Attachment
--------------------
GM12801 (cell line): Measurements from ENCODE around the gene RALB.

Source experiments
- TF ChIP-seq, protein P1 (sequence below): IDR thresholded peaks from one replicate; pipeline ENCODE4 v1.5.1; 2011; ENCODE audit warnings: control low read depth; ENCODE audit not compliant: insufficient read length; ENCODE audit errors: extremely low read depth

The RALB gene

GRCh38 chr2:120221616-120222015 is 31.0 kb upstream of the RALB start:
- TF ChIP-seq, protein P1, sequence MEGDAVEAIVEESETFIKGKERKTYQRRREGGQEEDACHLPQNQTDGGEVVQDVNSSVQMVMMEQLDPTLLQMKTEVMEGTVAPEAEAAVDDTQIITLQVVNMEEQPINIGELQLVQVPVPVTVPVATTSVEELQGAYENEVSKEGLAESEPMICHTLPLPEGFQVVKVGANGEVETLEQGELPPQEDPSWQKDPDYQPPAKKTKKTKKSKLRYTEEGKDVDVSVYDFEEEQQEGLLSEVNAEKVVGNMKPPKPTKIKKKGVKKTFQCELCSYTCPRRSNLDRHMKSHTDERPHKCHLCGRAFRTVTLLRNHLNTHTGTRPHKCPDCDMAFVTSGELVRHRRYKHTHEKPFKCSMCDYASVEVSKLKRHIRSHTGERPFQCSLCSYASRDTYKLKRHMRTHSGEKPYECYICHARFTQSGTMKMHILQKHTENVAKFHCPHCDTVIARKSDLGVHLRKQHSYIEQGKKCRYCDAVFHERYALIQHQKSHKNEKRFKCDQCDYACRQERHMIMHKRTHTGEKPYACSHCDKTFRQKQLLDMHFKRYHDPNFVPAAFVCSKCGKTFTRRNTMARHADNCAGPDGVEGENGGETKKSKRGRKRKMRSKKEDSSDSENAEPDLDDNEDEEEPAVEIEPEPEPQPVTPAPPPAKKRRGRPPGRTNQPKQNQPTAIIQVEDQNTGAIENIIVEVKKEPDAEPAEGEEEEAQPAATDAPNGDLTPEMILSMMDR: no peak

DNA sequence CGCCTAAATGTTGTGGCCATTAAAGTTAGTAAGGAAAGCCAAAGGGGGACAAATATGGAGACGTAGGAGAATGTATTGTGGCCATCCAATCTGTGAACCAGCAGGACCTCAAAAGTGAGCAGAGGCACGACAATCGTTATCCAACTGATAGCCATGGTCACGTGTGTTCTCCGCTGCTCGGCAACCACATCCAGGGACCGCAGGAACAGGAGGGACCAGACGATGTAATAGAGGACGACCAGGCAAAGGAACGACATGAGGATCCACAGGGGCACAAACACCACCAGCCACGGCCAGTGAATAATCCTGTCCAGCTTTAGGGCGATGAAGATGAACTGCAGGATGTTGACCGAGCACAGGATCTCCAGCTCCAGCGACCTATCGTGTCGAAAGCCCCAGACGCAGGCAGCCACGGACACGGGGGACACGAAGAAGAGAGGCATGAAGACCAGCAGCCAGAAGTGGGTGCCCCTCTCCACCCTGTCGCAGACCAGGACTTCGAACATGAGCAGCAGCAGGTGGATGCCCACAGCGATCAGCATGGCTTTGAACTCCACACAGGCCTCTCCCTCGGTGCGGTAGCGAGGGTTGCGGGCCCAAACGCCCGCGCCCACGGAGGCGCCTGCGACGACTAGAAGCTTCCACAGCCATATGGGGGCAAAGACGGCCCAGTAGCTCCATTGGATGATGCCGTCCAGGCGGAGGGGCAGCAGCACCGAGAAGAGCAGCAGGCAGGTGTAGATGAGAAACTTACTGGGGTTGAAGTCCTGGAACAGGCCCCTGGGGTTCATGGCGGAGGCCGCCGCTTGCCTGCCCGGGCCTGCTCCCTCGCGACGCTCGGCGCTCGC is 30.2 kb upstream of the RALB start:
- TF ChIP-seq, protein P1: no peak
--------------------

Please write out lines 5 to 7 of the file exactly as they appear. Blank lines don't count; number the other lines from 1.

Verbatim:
GRCh38 chr2:120221616-120222015 is 31.0 kb upstream of the RALB start:
- TF ChIP-seq, protein P1, sequence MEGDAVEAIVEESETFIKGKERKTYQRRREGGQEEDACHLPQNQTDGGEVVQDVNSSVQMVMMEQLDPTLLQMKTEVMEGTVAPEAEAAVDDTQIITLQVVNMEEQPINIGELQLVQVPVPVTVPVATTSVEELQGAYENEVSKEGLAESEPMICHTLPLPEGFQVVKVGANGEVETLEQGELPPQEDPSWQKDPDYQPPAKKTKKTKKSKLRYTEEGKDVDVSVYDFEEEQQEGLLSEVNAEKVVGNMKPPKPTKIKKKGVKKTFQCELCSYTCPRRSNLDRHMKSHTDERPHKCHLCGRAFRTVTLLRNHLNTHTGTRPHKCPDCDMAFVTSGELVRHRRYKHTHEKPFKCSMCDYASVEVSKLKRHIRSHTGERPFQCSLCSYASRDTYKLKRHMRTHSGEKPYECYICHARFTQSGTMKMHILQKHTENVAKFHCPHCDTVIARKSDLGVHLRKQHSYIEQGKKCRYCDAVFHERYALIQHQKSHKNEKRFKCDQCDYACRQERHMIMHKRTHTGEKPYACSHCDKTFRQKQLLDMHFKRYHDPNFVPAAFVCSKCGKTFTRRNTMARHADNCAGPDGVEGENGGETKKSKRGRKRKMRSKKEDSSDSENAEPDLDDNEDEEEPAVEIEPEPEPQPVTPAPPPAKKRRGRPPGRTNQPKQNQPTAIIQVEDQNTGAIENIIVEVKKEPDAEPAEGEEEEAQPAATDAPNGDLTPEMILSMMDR: no peak

DNA sequence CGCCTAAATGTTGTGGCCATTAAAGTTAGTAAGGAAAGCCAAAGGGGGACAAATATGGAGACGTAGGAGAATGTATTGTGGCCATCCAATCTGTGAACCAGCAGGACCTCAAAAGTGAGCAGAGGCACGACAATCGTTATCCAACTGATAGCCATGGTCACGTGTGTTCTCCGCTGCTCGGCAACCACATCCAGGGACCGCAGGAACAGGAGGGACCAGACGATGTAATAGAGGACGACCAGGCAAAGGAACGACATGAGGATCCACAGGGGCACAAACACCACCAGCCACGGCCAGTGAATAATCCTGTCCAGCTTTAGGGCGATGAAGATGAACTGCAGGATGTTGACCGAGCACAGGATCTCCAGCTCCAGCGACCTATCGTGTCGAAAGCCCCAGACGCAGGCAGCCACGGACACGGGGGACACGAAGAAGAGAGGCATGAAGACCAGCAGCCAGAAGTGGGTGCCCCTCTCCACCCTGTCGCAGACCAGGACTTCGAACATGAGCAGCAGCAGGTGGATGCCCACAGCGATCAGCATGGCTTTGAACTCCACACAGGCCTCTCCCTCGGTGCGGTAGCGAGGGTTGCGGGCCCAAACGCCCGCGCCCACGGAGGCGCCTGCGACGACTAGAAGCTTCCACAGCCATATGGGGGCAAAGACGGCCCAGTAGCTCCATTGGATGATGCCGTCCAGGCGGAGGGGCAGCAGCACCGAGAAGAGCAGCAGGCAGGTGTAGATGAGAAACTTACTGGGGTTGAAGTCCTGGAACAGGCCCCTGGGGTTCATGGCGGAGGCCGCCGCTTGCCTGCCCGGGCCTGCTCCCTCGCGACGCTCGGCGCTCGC is 30.2 kb upstream of the RALB start: